Commentaries - February 2009

Back in the 90s, Linda Hunt (who had been with CNN) was writing a book about all the former Nazi scientists who had then come to the U.S. and worked at NASA. She was particularly irked by the NASA distinguished service award being presented to Arthur Rudolph who later left the country rather than face charges as a Nazi war criminal. I posted her short article about this to my Holocaust site years ago, and just this morning reread it.

I don’t see that Hunt published a book on this, but I did find these two articles:

[] Linda Hunt, “U.S. Cover-up of Nazi Scientists” Bulletin of the Atomic Scientists. April, 1985. [4]

[] Linda Hunt, Arthur Rudolph of Dora and NASA, Moment 4, 1987 (Yorkshire Campaign for Nuclear Disarmament)

Here’s a video of Rachel Blau DuPlessis’ statement about Ron Silliman’s The Alphabet, which she (with the help of Phillip Barron) prepared for the Silliman celebration earlier this week at the Kelly Writers House. An entry I made a few days ago gives you a little more information about the event and a link to that video.
Rachel Blau DuPlessis on Ron Silliman’s The Alphabet from Phillip Barron on Vimeo.

Naomi Beckwith considers funk a language. Listen to her 2005 talk, with lots of musical samples. (Don’t be put off by the beginning of the recording; the music is too loud at first.) For more about Naomi and the program, click here.

Belladonna Books has just published the fourth in a series called The Belladonna Elders Series, featuring Susan Bee, Marjorie Perloff, and the late Emma Bee Bernstein (with an introduction by Johanna Drucker). You can buy a copy of the book here. This is Belladonna’s bio on Emma:

Emma Bee Bernstein was born in 1985 and grew up on the upper west side of Manhattan. She graduated in June 2007 from the University of Chicago with a BA with honors in Visual Arts & Art History. She wrote her senior thesis on feminism and fashion in contemporary photography, and showed her Masquerade series as part of her senior thesis show. She also exhibited her photographs at A.I.R. Gallery in NYC, the Smart Museum in Chicago, and in numerous student exhibitions at the University of Chicago. She was featured in the New York Times for her work in Vita Excolatur, a University of Chicago erotica magazine and wrote an article on feminist art for M/E/A/N/I/N/G Online #4. Emma was the star of the film Emma's Dilemma, directed by Henry Hills, in which she interviews dozens of artists from the downtown NYC scene. She worked as a curatorial assistant in the Photography, Contemporary Art, and Prints & Drawings departments at the Art Institute of Chicago, at the Renaissance Society, and was a docent at the Smart Museum, the Metropolitan Museum of Art, and the Brooklyn Museum. She worked as a Teaching Artist at the Museum of Contemporary Art in Chicago, and was an involved mentor and teacher for Step Up Women’s Network. With Nona Willis Aronowitz, Emma conceived the GIRLdrive project: a cross-country trip to interview and photograph a multitude of diverse women, reflecting on the present state of feminism and social activism. GIRLdrive has a blog and is a forthcoming book from Seal Press. Emma died in December 2008 at the Peggy Guggenheim Collection in Venice, Italy, where she had an internship. Emma is survived by her parents Susan Bee and Charles Bernstein and her brother Felix.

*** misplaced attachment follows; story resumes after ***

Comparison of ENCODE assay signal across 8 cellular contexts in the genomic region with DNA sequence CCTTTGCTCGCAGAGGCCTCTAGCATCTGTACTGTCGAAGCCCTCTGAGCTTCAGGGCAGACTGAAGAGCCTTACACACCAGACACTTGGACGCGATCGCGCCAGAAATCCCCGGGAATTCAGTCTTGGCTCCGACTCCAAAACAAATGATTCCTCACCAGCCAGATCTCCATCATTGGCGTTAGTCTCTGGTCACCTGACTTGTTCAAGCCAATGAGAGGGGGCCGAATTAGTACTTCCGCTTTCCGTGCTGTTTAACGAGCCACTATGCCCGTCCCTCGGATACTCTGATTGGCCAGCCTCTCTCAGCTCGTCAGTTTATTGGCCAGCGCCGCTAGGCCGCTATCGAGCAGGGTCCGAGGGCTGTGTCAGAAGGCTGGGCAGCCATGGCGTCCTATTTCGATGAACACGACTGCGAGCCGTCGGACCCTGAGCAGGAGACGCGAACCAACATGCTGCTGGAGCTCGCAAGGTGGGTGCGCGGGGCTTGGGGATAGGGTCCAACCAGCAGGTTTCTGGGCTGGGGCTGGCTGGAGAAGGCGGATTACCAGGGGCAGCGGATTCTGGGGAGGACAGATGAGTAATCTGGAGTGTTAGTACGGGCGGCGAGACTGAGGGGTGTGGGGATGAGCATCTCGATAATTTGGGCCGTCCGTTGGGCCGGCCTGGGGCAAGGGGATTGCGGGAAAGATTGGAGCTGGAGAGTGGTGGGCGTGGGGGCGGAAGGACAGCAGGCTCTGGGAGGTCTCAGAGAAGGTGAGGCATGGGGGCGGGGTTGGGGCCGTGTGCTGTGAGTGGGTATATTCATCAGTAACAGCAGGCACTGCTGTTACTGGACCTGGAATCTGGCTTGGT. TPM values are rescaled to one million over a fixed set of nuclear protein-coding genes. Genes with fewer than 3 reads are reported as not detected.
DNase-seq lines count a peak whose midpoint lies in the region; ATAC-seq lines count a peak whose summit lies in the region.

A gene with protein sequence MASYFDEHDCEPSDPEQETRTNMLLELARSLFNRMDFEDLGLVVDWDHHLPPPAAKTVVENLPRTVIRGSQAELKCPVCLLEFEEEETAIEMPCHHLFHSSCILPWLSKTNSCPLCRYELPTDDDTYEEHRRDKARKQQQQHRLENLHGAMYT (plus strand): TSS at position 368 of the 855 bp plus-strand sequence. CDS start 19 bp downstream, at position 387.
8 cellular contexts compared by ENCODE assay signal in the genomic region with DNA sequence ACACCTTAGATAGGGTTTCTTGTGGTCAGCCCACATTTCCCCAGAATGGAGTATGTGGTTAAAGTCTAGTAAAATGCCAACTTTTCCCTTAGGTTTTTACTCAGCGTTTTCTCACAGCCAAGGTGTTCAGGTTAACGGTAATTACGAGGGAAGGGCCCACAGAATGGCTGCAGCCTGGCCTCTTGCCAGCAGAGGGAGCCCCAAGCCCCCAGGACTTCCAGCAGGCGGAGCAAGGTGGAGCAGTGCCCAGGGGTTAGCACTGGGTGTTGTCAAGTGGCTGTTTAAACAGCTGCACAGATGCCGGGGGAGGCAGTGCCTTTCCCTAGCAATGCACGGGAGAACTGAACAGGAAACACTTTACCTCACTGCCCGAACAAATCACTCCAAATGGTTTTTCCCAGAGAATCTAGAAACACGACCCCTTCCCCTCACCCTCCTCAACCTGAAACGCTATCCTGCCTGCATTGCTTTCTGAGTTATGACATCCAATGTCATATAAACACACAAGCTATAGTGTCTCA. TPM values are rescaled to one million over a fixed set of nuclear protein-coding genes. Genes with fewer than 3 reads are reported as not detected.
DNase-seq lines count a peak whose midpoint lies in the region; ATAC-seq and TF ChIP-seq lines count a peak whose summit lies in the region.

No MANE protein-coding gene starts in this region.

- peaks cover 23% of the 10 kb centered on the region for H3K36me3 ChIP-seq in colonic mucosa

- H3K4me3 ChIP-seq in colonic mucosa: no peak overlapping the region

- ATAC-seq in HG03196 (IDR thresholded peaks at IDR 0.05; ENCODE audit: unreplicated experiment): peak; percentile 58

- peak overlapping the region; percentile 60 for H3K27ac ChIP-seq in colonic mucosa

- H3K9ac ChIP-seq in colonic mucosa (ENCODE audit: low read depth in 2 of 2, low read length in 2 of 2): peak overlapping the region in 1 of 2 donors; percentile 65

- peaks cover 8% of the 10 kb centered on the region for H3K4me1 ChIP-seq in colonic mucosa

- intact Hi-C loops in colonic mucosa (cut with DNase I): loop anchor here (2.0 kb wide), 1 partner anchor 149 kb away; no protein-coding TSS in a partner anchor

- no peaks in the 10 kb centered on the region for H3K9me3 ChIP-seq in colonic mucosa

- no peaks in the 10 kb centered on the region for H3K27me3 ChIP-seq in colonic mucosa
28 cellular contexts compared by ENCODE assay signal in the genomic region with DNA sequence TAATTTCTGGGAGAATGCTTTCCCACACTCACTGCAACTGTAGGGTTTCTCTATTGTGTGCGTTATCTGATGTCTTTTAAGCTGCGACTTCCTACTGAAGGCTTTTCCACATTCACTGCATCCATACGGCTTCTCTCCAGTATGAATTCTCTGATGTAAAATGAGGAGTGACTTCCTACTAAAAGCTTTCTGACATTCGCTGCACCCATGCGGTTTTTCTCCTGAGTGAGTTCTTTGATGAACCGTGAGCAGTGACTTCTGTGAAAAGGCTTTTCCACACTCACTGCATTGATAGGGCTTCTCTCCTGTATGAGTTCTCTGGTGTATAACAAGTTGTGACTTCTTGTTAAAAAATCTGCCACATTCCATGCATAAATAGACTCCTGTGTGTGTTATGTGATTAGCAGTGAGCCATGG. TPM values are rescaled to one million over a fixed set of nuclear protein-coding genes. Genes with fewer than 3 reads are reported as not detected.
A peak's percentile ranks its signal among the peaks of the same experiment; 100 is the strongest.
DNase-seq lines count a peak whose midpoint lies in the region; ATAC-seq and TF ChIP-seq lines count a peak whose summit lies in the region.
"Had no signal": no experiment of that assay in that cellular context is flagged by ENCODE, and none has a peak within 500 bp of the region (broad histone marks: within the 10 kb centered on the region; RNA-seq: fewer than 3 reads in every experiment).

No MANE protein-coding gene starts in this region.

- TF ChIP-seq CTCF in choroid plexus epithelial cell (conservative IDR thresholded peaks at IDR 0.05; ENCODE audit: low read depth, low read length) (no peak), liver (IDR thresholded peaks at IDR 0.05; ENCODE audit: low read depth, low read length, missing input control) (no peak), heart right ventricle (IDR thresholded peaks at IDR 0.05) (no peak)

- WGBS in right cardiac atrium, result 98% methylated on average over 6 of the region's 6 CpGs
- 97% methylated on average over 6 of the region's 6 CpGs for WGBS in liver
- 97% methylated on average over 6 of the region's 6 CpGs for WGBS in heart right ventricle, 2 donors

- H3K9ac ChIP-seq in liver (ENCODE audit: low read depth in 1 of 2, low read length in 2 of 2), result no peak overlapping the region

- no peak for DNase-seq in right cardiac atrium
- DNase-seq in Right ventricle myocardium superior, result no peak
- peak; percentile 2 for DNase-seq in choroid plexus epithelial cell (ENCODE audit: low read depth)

Earlier related entries: 1 2

Teaching Stevens's "The Snow Man"

Each January, at our "Mind of Winter" event, I lead a communal interpretation of Wallace Stevens's "The Snow Man." This year we caught it on video, and here it is.